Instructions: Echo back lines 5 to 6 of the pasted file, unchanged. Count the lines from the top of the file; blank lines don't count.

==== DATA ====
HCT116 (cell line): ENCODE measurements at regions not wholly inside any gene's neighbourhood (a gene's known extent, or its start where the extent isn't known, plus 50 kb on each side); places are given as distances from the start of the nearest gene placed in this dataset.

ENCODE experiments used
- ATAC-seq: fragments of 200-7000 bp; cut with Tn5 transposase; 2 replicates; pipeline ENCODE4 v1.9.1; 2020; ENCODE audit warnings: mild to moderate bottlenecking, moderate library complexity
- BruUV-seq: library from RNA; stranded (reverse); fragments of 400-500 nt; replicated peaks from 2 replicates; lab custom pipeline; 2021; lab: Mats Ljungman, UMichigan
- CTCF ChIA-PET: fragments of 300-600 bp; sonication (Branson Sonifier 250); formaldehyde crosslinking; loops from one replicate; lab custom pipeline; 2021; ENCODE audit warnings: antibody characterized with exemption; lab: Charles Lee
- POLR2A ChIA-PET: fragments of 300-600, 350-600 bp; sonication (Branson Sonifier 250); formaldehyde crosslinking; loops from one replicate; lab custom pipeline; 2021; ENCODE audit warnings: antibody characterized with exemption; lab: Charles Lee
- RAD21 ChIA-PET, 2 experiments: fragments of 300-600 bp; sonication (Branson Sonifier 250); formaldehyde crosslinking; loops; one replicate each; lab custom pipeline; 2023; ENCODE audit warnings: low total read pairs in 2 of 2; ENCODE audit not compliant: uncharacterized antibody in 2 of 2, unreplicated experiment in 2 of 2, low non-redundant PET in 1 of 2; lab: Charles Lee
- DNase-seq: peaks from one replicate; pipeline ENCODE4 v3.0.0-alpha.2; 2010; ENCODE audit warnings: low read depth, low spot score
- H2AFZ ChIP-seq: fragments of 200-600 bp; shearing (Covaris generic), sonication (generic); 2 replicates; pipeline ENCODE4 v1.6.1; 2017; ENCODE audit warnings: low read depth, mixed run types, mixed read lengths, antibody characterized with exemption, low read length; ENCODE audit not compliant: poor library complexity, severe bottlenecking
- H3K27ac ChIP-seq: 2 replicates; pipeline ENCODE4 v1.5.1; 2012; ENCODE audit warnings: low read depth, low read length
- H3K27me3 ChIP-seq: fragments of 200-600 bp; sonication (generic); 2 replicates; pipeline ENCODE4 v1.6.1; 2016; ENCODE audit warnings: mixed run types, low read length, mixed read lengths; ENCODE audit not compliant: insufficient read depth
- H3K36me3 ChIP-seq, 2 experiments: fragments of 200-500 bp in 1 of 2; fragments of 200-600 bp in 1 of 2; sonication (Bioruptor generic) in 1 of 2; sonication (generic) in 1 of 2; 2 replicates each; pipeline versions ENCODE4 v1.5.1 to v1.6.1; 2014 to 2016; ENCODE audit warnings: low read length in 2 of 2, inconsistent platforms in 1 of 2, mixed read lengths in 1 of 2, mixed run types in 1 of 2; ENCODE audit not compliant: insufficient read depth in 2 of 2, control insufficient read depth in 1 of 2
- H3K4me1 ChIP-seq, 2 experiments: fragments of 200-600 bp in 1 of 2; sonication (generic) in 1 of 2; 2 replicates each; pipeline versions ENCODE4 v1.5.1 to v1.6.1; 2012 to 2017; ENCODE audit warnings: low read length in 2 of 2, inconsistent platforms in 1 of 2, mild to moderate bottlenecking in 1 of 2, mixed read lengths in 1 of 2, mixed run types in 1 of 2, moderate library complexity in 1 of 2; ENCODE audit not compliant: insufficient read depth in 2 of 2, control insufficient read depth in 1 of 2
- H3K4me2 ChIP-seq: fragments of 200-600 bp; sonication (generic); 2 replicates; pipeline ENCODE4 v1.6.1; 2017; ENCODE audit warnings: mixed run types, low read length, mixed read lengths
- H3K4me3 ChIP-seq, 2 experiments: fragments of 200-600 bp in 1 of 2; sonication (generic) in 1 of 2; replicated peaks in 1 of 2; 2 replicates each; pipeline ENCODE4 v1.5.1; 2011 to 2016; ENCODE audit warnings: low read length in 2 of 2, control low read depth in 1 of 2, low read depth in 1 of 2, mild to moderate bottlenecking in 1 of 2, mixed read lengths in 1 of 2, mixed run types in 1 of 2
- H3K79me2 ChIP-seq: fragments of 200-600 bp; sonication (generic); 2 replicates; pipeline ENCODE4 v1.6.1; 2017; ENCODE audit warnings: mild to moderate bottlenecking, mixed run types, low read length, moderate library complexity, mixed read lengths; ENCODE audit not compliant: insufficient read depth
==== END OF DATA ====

- CTCF ChIA-PET: fragments of 300-600 bp; sonication (Branson Sonifier 250); formaldehyde crosslinking; loops from one replicate; lab custom pipeline; 2021; ENCODE audit warnings: antibody characterized with exemption; lab: Charles Lee
- POLR2A ChIA-PET: fragments of 300-600, 350-600 bp; sonication (Branson Sonifier 250); formaldehyde crosslinking; loops from one replicate; lab custom pipeline; 2021; ENCODE audit warnings: antibody characterized with exemption; lab: Charles Lee